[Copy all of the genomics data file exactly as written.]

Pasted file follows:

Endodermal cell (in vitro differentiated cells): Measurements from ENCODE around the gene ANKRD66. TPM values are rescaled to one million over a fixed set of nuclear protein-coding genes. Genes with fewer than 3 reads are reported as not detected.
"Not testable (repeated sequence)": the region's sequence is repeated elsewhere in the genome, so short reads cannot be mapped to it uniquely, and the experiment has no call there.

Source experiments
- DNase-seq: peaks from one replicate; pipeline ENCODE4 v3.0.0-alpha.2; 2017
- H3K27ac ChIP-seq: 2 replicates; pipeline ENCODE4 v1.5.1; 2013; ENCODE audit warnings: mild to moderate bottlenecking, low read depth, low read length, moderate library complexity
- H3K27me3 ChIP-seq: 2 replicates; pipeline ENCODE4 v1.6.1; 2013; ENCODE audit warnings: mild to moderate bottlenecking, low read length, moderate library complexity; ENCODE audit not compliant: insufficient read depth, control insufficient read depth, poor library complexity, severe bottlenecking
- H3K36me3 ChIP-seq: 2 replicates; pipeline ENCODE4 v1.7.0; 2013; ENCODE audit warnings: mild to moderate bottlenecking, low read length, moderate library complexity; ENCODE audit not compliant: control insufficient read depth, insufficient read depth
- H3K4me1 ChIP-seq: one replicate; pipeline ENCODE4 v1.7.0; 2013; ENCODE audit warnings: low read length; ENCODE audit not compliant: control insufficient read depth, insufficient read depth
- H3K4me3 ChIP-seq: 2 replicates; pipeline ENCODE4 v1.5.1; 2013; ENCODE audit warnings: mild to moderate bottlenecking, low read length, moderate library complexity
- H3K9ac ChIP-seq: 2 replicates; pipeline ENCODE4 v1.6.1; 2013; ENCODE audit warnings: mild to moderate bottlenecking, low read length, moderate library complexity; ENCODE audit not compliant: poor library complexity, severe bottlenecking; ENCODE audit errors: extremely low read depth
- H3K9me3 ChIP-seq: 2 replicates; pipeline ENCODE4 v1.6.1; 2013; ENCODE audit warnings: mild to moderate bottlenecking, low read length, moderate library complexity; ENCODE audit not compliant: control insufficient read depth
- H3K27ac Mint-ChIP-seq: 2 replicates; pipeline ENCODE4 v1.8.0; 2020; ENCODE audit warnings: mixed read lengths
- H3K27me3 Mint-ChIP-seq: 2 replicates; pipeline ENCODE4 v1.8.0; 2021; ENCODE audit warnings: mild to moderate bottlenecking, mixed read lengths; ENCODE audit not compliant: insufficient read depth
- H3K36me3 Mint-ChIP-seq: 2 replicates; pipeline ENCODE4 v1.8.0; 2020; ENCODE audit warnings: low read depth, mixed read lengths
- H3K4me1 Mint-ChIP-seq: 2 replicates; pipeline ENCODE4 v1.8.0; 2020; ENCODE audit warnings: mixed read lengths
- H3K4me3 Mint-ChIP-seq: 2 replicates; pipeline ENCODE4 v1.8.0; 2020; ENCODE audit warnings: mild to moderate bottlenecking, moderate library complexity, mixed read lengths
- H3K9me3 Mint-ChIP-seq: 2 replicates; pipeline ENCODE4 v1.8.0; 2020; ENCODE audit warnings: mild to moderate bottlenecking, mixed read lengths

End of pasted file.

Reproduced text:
Endodermal cell (in vitro differentiated cells): Measurements from ENCODE around the gene ANKRD66. TPM values are rescaled to one million over a fixed set of nuclear protein-coding genes. Genes with fewer than 3 reads are reported as not detected.
"Not testable (repeated sequence)": the region's sequence is repeated elsewhere in the genome, so short reads cannot be mapped to it uniquely, and the experiment has no call there.

Source experiments
- DNase-seq: peaks from one replicate; pipeline ENCODE4 v3.0.0-alpha.2; 2017
- H3K27ac ChIP-seq: 2 replicates; pipeline ENCODE4 v1.5.1; 2013; ENCODE audit warnings: mild to moderate bottlenecking, low read depth, low read length, moderate library complexity
- H3K27me3 ChIP-seq: 2 replicates; pipeline ENCODE4 v1.6.1; 2013; ENCODE audit warnings: mild to moderate bottlenecking, low read length, moderate library complexity; ENCODE audit not compliant: insufficient read depth, control insufficient read depth, poor library complexity, severe bottlenecking
- H3K36me3 ChIP-seq: 2 replicates; pipeline ENCODE4 v1.7.0; 2013; ENCODE audit warnings: mild to moderate bottlenecking, low read length, moderate library complexity; ENCODE audit not compliant: control insufficient read depth, insufficient read depth
- H3K4me1 ChIP-seq: one replicate; pipeline ENCODE4 v1.7.0; 2013; ENCODE audit warnings: low read length; ENCODE audit not compliant: control insufficient read depth, insufficient read depth
- H3K4me3 ChIP-seq: 2 replicates; pipeline ENCODE4 v1.5.1; 2013; ENCODE audit warnings: mild to moderate bottlenecking, low read length, moderate library complexity
- H3K9ac ChIP-seq: 2 replicates; pipeline ENCODE4 v1.6.1; 2013; ENCODE audit warnings: mild to moderate bottlenecking, low read length, moderate library complexity; ENCODE audit not compliant: poor library complexity, severe bottlenecking; ENCODE audit errors: extremely low read depth
- H3K9me3 ChIP-seq: 2 replicates; pipeline ENCODE4 v1.6.1; 2013; ENCODE audit warnings: mild to moderate bottlenecking, low read length, moderate library complexity; ENCODE audit not compliant: control insufficient read depth
- H3K27ac Mint-ChIP-seq: 2 replicates; pipeline ENCODE4 v1.8.0; 2020; ENCODE audit warnings: mixed read lengths
- H3K27me3 Mint-ChIP-seq: 2 replicates; pipeline ENCODE4 v1.8.0; 2021; ENCODE audit warnings: mild to moderate bottlenecking, mixed read lengths; ENCODE audit not compliant: insufficient read depth
- H3K36me3 Mint-ChIP-seq: 2 replicates; pipeline ENCODE4 v1.8.0; 2020; ENCODE audit warnings: low read depth, mixed read lengths
- H3K4me1 Mint-ChIP-seq: 2 replicates; pipeline ENCODE4 v1.8.0; 2020; ENCODE audit warnings: mixed read lengths
- H3K4me3 Mint-ChIP-seq: 2 replicates; pipeline ENCODE4 v1.8.0; 2020; ENCODE audit warnings: mild to moderate bottlenecking, moderate library complexity, mixed read lengths
- H3K9me3 Mint-ChIP-seq: 2 replicates; pipeline ENCODE4 v1.8.0; 2020; ENCODE audit warnings: mild to moderate bottlenecking, mixed read lengths